Late last week, a veteran left hander soon to turn 28-years-old was sent down to the minors. He was coming off shoulder surgery and hadn't regained the velocity he used to have.
Another 28-year-old southpaw is trying to avoid a similar fate. He underwent a surgical procedure on his elbow in the off season, and had treatment done on both of his knees for tendonitis. He's had a terrible spring and has brought back nightmarish memories of a disappointing 2012 season.
The first left-hander is John Danks of the Chicago White Sox. He went down with a left shoulder strain back on May 25th and didn't pitch again for the "Pale Hose" last season and later opted for surgery, rather than attempting to come back last September.
The second lefty is Toronto Blue Jay Ricky Romero, who gutted his way thru a rocky 2012 season with a 9-14 record and a dreadful 5.77 era.
Both were high end first round draft picks, Danks 9th overall in 2003 by Texas, Ricky 6th overall by the Blue Jays in 2005.
The White Sox acquired Danks in a trade with the Rangers and he appeared to be a steal, when he racked up three straight seasons of double digit victories highlighted by a 15-11 record in 2010. He also averaged over 200 innings pitched from 2008 thru 2010.
In 2011, Danks' record dropped below .500 and he was limited to just 170 innings. Last year he needed the surgery. Danks signed a five-year contract worth $65 million that covers him thru 2016. The contract pays him $57 million over the next four seasons. That's a huge investment, but the White Sox still sent him to the minors, because at this point at least he still can't throw as hard as he used to.
Romero's case appears on the surface to be a little different. His surgery was not quite as serious as Danks'. Ricky's problem is in the way he is throwing. He goes across his body and doesn't put his lead foot down in a direct line to home plate. Hence his ball, doesn't go where it's supposed to and he often doesn't know where the pitch is headed. Ricky we're told still has the same old velocity and stuff that made him a number one pick.
Romero has a better career record than Danks at 51-43 to 57-60 and a better ERA at 4.09 to 4.12. The Blue Jays financial commitment to Romero is less than Danks as well. Ricky is owed $7.5 million in each of the next three years and has a club option of $13.1 million, with a $600,000 buyout for 2016. So Ricky is owed about half of what Danks is in guaranteed money.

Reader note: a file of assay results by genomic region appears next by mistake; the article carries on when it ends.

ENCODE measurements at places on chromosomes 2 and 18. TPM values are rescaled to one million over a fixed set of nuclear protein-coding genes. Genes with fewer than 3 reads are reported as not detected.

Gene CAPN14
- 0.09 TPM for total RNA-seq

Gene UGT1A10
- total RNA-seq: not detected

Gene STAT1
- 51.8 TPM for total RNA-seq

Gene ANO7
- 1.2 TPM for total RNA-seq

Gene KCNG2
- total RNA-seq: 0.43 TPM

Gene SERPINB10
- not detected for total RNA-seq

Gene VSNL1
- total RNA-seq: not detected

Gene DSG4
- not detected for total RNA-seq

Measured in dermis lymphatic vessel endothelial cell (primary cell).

The White Sox though showed no hesitancy to send Danks down. The Jays conversely have altered Ricky's mechanics and are hoping in his final two spring outings can turn it around.
Ricky Romero is the kind of person and bulldog like competitor that you pull for and want to see succeed. But if he only has a mediocre degree of success in these next two outings, the Jays should follow the White Sox lead and send him someplace in their minor league system to rediscover himself. There is too much as stake this season, and unlike last year they have a veteran starter in the waiting in J.A Happ.
The White Sox haven't given up on John Danks, and nor would the Blue Jays be, if they sent Ricky Romero down.
If you're billing yourself as a contender, you have to go with your best. The White Sox realized that. The Blue Jays must too.
- Old is New
There was an interesting interview late last week with Boston Red Sox principle owner John Henry, in the Boston Herald. The key point that really stuck out to me was that Henry said, that with all the renovations that have been done on Fenway Park, it should be good for another 30 to 40 years!
While I always liked Tiger Stadium better, it's great for baseball and its fans, that crown jewels like Fenway and Wrigley Field aren't going away anytime soon.